b.1906 d.12 January 1981
OBE MB BS Lond(1930) MRCP(1931) MD(1934) FRCP(1939)
Lee Lander was born at Morcombelake, Dorset, son of Edward Lee Lander and his wife Alice Mary. He was educated at Dover College and the Middlesex Hospital Medical School, qualifying in 1930. He became medical registrar at the Middlesex Hospital in 1931, and later combined this with a part-time registrarship at the Brompton Hospital, to which he was appointed in 1934. These appointments determined his future career as a physician specializing in pulmonary disease.
In 1937, he was appointed physician to the Royal Free Hospital and to Putney Hospital, and in 1939 to the Brompton Hospital. While registrar at Brompton he undertook, with Maurice Davidson, clinical and experimental studies of the association between bronchiectasis and air-absorption collapse of the lung. From 1941 to 1945 he served in the RAMC, principally in North Africa, Sicily and Italy, as officer in charge of a medical division with the rank of lieutenant colonel, and was mentioned in despatches and appointed OBE.
On return to civilian life, he devoted himself to his hospital appointments and to consultant practice, and developed an additional interest in insurance medicine. In the College, he was Censor, 1952 —1953, and Senior Censor, 1957. He gave the Mitchell lecture on ‘Rest and Pulmonary Tuberculosis’ in 1957. At various times he served as examiner in medicine at the Universities of London and Cambridge, and to the University College of the West Indies.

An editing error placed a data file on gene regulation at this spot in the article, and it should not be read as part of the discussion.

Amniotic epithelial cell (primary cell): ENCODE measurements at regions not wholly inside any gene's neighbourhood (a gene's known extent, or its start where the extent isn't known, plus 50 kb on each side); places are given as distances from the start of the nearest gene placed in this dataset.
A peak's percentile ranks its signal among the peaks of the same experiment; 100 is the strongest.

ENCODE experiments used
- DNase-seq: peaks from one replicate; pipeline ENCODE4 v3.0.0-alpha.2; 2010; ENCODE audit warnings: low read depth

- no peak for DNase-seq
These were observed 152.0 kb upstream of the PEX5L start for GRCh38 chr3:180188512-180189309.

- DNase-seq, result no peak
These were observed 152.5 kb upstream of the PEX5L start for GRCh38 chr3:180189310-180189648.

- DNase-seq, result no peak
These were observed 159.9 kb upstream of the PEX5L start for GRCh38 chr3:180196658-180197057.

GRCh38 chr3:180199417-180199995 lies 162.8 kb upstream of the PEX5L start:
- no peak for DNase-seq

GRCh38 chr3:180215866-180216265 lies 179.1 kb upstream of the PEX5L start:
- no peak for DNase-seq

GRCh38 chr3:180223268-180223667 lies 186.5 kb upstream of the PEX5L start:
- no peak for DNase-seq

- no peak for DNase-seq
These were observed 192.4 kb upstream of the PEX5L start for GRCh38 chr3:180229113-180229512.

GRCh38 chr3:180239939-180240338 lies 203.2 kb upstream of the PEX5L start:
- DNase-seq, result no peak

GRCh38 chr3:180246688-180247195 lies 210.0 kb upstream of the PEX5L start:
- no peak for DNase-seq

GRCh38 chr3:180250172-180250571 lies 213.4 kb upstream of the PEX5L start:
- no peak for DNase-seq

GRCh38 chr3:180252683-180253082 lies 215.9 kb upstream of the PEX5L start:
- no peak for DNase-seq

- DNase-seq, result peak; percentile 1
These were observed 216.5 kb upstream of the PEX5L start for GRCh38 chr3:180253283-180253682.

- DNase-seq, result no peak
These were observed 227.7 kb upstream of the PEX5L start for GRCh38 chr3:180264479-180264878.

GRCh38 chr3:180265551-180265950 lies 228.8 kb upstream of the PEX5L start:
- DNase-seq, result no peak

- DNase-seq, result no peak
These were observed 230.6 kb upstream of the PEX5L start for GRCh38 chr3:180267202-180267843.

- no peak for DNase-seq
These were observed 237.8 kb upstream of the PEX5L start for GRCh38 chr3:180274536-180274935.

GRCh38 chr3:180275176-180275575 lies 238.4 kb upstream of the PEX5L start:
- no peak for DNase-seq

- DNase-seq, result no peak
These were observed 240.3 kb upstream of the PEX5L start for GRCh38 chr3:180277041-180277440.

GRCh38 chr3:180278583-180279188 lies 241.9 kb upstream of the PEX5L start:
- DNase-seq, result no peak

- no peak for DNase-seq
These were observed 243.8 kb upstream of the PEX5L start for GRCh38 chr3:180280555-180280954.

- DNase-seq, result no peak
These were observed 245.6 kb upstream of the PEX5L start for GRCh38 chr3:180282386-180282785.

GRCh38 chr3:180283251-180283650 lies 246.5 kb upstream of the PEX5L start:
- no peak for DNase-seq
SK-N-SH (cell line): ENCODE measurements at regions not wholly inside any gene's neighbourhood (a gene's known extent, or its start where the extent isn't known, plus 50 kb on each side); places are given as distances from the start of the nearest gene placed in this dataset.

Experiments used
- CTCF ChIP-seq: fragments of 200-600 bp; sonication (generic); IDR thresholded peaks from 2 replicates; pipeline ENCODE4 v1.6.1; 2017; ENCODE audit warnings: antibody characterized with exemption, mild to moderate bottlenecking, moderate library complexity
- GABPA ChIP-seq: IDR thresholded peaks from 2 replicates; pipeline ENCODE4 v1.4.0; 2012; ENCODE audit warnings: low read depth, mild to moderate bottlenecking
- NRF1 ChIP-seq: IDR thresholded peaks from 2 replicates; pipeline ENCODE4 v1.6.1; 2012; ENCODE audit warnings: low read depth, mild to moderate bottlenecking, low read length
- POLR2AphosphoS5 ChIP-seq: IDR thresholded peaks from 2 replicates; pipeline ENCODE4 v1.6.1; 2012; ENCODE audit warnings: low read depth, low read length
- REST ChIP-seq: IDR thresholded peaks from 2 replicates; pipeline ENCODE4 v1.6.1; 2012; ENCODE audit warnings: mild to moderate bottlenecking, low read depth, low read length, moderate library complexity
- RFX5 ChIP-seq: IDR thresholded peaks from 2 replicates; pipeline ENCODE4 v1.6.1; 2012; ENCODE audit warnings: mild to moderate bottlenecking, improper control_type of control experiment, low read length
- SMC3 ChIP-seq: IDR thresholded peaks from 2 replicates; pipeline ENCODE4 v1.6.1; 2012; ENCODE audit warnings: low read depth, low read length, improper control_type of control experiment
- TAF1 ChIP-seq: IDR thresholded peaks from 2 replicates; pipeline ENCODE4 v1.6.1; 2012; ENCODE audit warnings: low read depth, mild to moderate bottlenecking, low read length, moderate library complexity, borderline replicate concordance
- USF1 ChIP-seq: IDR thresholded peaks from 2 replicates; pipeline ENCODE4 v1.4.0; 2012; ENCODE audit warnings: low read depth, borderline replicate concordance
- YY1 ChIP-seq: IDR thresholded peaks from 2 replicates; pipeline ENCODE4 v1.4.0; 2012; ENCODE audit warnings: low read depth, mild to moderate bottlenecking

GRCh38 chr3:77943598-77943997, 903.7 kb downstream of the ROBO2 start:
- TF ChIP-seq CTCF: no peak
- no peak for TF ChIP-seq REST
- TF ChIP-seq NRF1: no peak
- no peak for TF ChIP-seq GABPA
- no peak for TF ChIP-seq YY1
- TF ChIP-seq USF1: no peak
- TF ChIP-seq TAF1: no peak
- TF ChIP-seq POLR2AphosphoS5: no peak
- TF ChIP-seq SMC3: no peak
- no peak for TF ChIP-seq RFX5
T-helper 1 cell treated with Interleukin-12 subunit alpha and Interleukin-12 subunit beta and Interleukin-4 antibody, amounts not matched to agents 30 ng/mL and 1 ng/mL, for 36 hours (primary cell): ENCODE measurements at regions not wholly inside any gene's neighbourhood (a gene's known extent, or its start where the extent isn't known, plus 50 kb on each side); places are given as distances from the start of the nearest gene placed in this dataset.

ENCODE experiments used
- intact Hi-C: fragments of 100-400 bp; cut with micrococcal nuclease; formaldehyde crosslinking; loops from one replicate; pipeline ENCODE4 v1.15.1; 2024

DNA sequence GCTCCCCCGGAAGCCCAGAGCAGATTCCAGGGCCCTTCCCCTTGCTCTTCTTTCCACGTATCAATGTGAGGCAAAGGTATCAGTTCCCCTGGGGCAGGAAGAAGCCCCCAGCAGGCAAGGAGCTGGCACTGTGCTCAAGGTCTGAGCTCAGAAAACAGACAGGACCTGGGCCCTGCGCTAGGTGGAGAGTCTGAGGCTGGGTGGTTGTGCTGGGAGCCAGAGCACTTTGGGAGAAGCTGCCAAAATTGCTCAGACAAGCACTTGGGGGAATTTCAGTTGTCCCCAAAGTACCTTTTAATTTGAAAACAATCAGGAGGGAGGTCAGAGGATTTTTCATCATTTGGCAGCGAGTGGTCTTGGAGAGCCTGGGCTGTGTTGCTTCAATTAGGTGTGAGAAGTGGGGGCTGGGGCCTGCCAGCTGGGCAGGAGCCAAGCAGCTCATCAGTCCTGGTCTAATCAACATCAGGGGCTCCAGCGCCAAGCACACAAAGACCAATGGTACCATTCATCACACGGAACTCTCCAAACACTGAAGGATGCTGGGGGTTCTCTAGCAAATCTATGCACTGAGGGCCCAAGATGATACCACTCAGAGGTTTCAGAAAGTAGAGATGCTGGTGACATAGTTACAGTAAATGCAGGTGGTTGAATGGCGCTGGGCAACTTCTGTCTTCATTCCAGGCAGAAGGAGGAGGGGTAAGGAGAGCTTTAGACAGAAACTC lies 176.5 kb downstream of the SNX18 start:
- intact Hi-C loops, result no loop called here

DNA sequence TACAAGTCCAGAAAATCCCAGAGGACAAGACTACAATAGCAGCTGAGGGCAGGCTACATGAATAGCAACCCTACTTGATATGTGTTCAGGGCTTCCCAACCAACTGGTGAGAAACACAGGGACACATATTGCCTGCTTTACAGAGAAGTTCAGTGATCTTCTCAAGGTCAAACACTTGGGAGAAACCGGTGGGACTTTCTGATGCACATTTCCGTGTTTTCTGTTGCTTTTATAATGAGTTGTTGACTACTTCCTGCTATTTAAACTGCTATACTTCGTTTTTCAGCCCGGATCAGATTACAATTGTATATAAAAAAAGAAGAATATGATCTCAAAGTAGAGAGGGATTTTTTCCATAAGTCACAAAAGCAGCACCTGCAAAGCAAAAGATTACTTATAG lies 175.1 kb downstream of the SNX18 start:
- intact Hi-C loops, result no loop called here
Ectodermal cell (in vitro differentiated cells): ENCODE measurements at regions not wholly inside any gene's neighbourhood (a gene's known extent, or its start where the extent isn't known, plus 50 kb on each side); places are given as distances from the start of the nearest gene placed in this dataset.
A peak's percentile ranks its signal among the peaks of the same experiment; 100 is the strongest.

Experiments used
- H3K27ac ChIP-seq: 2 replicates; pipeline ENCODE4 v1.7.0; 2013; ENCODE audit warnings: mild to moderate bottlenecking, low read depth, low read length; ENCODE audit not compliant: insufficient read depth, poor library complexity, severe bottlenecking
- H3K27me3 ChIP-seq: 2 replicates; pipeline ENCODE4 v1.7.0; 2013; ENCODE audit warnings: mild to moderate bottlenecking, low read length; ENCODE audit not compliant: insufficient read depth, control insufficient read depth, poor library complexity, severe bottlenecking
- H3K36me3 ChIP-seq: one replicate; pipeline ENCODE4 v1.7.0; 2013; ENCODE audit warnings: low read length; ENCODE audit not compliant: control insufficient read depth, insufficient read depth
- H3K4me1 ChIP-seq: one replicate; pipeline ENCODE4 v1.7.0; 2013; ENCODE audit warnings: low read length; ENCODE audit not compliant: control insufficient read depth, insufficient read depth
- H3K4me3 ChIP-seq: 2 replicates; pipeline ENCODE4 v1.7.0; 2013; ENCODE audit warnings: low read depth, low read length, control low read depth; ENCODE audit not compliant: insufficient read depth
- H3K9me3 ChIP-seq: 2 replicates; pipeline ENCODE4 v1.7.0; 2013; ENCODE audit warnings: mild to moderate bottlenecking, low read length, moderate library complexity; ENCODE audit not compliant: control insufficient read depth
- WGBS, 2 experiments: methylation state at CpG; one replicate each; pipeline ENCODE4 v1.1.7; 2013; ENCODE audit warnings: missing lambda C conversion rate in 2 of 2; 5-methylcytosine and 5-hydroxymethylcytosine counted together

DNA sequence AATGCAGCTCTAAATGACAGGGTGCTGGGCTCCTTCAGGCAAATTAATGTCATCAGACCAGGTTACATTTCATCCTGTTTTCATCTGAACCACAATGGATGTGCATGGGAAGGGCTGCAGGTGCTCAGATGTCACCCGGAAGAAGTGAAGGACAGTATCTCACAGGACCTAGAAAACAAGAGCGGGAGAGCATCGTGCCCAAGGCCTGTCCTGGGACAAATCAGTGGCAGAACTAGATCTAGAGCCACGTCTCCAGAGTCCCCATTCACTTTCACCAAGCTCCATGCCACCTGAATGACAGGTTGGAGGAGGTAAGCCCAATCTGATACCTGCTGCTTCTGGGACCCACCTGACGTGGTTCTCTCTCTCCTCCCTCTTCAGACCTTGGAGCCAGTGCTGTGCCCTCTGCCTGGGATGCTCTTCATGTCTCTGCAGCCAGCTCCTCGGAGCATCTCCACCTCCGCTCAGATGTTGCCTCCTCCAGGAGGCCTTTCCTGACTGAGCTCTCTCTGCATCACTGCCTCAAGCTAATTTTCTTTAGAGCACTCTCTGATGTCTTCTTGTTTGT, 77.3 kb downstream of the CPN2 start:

Under an easy and apparently casual manner, he had shrewd judgement, and the ability to come to acceptable decisions in confused situations where the opinions of others differed. Although his personal concerns were in clinical practice, rather than in research, he was sympathetic to the aspirations and needs of his more academic colleagues. These qualities made him a successful chairman of medical committees at both the Royal Free and Brompton Hospitals.
He married Dorothy Briggs in 1932 and they had two sons. Apart from his work and his family, he was an enthusiastic fisherman.
[Times, 23 Jan 1981; Lancet, 1981, 1, 397]
(Volume VII, page 333)
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